Additionally, the rotten "know your customer" banking laws have recently taken hold for banks belonging to the country's Bankers' Association. This has effectively destroyed the guarantee of anonymity for account holders, making  Liechtenstein an unknown in terms of banking privacy issues in the future. 

In other words, governments and alliance organizations around the world will continue to target Liechtenstein until they break down that nation's autonomy and lack of restrictions.  

In a related note, this tiny nation has been making the rounds in world news in recent times. Traditionalist-minded Liechtensteiners recently voted to give their ruling Prince more powers, and especially, a wider range of veto rights. The democracy talking heads 'round the world are appalled that this monarchy insists on continuing its tradition while shunning their notions of all-inclusive, egalitarian-democratic government. 

The Council of Europe is one of those organizations that has been trying to force its model of "democratic principles" upon this seemingly "uncooperative" nation that demands to be left alone to exercise its monarchical traditions. Council of Europe Secretary General Walter Schwimmer has recently said that "the Council of Europe will have a closer look at the practical application of the amended constitution. I hope that the new rules will be used to strengthen the democratic institutions and that the courts will keep their independence." A translation of this would indicate that ruling decrees will be forcibly imposed on this tiny freedom enclave should it not fall in line with Europe's ruling regime.  Liechtenstein's options for self-rule in the future will likely be shut down as it eventually will have to succumb to the edicts of Europe's multitude of pro-E.U., anti-independence governing bodies.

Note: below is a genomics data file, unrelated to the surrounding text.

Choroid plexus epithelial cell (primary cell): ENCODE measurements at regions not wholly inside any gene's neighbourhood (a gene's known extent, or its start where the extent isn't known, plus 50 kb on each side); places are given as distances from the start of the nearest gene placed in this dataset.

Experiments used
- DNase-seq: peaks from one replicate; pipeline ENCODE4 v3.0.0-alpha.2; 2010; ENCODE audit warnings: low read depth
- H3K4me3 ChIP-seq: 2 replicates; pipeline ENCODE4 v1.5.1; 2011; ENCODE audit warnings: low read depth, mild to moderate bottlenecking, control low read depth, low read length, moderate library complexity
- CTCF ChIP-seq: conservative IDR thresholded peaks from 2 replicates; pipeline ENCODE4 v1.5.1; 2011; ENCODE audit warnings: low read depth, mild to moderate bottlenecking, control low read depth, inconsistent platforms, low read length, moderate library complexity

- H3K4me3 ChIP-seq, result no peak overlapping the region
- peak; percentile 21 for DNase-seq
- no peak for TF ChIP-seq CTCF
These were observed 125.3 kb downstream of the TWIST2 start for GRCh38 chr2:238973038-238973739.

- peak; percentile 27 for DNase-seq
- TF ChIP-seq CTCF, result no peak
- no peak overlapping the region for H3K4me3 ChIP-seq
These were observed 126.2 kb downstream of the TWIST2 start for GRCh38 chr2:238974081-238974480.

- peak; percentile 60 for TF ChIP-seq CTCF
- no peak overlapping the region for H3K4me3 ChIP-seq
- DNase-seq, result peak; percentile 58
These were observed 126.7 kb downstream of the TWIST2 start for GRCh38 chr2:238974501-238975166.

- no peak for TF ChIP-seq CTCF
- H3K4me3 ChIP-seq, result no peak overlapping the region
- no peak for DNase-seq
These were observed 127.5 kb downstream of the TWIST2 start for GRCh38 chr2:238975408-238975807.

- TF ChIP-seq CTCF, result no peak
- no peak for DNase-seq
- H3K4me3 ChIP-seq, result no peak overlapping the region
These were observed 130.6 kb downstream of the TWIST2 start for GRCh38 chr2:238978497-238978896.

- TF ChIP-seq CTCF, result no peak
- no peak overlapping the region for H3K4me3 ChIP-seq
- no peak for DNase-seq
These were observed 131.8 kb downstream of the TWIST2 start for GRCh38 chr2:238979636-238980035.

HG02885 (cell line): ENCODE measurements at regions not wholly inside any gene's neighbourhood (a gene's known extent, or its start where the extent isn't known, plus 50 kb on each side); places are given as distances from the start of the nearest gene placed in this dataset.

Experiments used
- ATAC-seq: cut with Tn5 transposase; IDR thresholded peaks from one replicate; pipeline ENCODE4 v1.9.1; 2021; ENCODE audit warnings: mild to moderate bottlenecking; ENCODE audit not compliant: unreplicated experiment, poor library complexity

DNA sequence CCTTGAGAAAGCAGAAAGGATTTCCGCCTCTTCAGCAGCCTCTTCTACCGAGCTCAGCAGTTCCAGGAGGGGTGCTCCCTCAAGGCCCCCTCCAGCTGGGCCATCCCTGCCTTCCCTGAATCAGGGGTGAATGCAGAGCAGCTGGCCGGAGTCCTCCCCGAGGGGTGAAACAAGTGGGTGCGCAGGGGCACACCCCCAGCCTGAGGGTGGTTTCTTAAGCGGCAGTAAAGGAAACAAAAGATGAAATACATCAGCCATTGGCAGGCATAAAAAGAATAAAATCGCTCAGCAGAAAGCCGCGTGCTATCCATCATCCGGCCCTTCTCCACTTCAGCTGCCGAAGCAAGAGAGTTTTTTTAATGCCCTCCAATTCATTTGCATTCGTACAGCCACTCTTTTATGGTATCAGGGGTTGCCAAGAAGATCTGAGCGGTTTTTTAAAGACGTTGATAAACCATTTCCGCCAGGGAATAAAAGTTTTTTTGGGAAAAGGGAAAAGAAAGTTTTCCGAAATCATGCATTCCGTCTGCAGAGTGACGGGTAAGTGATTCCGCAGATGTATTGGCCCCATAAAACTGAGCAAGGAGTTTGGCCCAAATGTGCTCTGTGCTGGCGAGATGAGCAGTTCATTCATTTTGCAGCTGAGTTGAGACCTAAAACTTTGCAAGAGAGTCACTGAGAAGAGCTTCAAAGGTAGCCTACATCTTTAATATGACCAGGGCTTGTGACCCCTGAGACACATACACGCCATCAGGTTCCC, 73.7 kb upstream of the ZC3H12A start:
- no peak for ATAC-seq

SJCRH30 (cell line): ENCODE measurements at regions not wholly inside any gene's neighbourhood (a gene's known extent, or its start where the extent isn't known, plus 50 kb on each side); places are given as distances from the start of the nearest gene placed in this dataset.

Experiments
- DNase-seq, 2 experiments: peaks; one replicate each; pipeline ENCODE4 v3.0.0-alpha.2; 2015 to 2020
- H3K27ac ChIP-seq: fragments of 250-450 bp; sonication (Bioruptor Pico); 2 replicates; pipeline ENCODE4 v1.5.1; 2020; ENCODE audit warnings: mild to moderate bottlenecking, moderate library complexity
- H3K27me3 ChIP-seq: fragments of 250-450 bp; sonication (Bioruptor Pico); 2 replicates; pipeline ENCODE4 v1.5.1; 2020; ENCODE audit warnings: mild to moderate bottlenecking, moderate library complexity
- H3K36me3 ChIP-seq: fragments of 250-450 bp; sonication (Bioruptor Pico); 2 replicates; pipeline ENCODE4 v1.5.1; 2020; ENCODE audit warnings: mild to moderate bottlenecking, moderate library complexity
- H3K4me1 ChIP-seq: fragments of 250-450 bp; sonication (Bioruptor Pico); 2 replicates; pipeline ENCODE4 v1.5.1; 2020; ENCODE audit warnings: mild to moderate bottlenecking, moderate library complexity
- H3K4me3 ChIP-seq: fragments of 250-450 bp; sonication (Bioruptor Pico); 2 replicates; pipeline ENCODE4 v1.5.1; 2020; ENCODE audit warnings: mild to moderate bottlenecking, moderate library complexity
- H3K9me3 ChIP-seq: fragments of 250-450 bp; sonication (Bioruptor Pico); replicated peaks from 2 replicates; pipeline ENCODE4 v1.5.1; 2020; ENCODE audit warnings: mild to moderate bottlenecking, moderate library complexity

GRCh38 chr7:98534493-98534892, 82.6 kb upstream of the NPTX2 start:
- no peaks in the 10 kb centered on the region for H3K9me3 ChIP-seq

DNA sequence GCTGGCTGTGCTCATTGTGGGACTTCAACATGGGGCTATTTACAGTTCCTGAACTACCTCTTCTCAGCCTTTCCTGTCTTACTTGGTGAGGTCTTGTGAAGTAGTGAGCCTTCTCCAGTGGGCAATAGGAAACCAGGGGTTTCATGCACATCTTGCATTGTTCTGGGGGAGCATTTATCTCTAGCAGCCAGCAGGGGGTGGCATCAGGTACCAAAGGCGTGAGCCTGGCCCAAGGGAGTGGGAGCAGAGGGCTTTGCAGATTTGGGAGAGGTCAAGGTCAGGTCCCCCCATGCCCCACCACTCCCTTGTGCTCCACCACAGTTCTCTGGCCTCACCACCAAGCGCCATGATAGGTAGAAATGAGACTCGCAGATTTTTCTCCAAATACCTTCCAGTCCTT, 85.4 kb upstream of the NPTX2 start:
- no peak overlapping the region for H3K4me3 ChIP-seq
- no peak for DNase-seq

If truth be told, with wealth and liberty-hating organizations like the Financial Action Task Force, the United Nations, and the Council of Europe sniffing around Liechtenstein's borders and enforcing their diktats by way of intimidation and blackmail policies, its autonomy and reputation as one of the world's most emancipated societies will likely give up the ghost. 


Karen De Coster, CPA is a freelance writer and Business Consultant in the Midwest. Send her MAIL and see her Mises.org Articles Archive. Also, see her website at www.karendecoster.comThis column is a modified version of an essay that will appear in the Encyclopedia of Capitalism (forthcoming, 2004).


Note: The views expressed on Mises.org are not necessarily those of the Mises Institute.